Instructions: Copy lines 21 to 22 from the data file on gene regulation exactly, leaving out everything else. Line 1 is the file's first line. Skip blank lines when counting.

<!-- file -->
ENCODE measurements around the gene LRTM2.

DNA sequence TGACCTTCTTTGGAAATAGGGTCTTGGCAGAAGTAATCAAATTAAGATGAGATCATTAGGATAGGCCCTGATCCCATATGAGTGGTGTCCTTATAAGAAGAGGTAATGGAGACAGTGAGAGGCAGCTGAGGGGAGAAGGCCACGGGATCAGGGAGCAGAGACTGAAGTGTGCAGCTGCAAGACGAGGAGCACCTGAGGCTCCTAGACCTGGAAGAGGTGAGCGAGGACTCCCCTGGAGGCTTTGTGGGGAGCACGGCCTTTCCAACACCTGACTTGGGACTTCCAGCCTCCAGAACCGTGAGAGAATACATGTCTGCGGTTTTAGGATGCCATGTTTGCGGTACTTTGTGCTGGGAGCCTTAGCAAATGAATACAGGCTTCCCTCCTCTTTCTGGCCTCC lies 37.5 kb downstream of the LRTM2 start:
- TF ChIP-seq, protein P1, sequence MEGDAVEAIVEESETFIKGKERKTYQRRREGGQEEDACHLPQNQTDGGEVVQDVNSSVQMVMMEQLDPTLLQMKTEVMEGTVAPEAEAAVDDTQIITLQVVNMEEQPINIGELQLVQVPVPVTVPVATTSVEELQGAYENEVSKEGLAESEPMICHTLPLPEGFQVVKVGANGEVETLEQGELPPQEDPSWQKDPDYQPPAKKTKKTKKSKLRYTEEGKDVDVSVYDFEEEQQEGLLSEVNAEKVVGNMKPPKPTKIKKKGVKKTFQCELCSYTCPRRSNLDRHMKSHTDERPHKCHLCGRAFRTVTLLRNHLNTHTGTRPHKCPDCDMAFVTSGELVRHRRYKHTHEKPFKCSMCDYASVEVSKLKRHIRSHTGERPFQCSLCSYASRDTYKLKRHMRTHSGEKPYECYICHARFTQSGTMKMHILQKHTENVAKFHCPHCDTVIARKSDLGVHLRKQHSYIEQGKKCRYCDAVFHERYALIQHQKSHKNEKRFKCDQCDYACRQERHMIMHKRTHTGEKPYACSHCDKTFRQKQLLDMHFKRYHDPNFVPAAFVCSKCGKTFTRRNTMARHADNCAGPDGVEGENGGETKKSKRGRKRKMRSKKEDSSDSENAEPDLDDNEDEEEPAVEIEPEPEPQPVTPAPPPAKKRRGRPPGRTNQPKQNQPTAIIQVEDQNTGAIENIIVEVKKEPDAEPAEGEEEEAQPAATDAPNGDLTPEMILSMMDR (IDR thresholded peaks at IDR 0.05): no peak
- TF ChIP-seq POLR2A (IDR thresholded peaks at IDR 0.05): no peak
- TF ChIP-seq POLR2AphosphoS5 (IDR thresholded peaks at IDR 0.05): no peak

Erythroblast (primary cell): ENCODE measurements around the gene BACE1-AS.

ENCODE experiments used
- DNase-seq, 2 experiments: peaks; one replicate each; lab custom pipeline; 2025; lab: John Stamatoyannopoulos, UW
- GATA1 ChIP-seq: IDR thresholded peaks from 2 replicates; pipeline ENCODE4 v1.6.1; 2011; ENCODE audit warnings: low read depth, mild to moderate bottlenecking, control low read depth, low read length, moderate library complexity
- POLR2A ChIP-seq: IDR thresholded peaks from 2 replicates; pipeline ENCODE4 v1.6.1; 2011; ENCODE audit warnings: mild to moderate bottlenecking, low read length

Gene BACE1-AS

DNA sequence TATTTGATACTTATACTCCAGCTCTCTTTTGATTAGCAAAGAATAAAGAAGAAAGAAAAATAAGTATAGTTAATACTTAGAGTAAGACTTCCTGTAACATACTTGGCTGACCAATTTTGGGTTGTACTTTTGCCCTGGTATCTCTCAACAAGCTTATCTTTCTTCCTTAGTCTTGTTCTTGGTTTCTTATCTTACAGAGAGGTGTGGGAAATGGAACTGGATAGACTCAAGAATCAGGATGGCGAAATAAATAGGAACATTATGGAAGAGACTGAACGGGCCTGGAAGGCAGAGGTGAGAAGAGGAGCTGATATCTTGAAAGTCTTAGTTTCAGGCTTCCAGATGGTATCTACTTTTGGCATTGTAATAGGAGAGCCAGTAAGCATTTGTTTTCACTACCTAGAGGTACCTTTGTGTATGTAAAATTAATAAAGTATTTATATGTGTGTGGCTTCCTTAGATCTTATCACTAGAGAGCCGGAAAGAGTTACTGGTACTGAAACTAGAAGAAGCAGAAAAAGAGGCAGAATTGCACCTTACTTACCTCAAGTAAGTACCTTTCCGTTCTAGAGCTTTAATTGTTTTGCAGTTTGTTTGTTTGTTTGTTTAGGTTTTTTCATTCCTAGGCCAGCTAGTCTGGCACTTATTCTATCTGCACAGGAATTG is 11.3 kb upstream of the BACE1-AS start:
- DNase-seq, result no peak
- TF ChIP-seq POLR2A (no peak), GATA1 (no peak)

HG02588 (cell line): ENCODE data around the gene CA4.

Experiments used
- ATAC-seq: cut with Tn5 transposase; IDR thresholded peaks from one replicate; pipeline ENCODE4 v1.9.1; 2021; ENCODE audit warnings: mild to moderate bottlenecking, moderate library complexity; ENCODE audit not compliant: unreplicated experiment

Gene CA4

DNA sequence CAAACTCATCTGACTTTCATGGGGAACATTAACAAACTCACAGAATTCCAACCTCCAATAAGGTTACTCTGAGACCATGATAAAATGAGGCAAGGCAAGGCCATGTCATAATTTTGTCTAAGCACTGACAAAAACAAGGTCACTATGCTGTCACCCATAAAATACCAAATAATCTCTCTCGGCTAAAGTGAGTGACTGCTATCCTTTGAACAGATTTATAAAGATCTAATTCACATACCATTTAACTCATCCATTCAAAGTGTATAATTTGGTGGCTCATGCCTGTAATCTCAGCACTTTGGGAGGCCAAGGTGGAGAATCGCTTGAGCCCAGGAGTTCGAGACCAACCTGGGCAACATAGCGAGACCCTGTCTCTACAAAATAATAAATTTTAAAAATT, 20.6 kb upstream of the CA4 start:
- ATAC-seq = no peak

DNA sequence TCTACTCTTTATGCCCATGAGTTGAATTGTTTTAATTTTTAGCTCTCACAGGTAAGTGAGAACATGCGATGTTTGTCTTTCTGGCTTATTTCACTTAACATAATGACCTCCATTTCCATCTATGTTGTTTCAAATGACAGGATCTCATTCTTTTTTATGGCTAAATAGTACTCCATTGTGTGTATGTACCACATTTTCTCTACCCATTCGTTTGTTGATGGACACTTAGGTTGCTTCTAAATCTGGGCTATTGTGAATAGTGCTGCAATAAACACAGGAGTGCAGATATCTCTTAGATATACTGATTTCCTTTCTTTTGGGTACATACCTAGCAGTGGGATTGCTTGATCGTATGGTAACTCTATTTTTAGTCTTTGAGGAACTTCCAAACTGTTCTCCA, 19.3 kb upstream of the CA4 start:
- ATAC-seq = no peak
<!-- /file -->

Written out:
DNA sequence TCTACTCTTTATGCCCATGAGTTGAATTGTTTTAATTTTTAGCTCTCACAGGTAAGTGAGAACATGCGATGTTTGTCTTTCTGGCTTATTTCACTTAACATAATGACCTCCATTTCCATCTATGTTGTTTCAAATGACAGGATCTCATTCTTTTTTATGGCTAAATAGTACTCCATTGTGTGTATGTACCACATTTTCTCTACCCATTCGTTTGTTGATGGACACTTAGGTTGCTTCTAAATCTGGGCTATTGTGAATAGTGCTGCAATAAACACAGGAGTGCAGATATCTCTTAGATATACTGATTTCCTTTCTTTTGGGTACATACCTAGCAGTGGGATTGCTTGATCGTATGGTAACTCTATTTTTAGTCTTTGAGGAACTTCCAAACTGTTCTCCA, 19.3 kb upstream of the CA4 start:
- ATAC-seq = no peak